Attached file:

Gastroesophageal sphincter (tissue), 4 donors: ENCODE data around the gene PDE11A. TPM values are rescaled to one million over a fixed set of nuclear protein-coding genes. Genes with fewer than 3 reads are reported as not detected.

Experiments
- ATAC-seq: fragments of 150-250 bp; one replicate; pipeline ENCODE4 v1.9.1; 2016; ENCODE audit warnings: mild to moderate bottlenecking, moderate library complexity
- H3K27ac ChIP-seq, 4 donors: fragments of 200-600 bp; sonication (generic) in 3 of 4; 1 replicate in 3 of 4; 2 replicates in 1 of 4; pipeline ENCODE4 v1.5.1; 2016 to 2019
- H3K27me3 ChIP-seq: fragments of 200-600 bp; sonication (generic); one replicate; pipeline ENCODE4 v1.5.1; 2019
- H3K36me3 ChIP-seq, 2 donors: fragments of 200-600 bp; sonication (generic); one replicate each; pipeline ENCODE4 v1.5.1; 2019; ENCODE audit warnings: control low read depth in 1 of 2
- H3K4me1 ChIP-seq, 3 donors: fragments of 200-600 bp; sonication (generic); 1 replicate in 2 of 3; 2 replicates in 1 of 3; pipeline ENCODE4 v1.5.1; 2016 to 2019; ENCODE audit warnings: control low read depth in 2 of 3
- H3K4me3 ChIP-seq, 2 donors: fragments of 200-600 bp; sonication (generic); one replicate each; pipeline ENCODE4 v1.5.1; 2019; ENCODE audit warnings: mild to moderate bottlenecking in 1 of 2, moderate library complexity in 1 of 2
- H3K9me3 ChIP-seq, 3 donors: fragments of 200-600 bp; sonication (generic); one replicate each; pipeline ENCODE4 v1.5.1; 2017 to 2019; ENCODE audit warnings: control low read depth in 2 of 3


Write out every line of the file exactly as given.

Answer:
Gastroesophageal sphincter (tissue), 4 donors: ENCODE data around the gene PDE11A. TPM values are rescaled to one million over a fixed set of nuclear protein-coding genes. Genes with fewer than 3 reads are reported as not detected.

Experiments
- ATAC-seq: fragments of 150-250 bp; one replicate; pipeline ENCODE4 v1.9.1; 2016; ENCODE audit warnings: mild to moderate bottlenecking, moderate library complexity
- H3K27ac ChIP-seq, 4 donors: fragments of 200-600 bp; sonication (generic) in 3 of 4; 1 replicate in 3 of 4; 2 replicates in 1 of 4; pipeline ENCODE4 v1.5.1; 2016 to 2019
- H3K27me3 ChIP-seq: fragments of 200-600 bp; sonication (generic); one replicate; pipeline ENCODE4 v1.5.1; 2019
- H3K36me3 ChIP-seq, 2 donors: fragments of 200-600 bp; sonication (generic); one replicate each; pipeline ENCODE4 v1.5.1; 2019; ENCODE audit warnings: control low read depth in 1 of 2
- H3K4me1 ChIP-seq, 3 donors: fragments of 200-600 bp; sonication (generic); 1 replicate in 2 of 3; 2 replicates in 1 of 3; pipeline ENCODE4 v1.5.1; 2016 to 2019; ENCODE audit warnings: control low read depth in 2 of 3
- H3K4me3 ChIP-seq, 2 donors: fragments of 200-600 bp; sonication (generic); one replicate each; pipeline ENCODE4 v1.5.1; 2019; ENCODE audit warnings: mild to moderate bottlenecking in 1 of 2, moderate library complexity in 1 of 2
- H3K9me3 ChIP-seq, 3 donors: fragments of 200-600 bp; sonication (generic); one replicate each; pipeline ENCODE4 v1.5.1; 2017 to 2019; ENCODE audit warnings: control low read depth in 2 of 3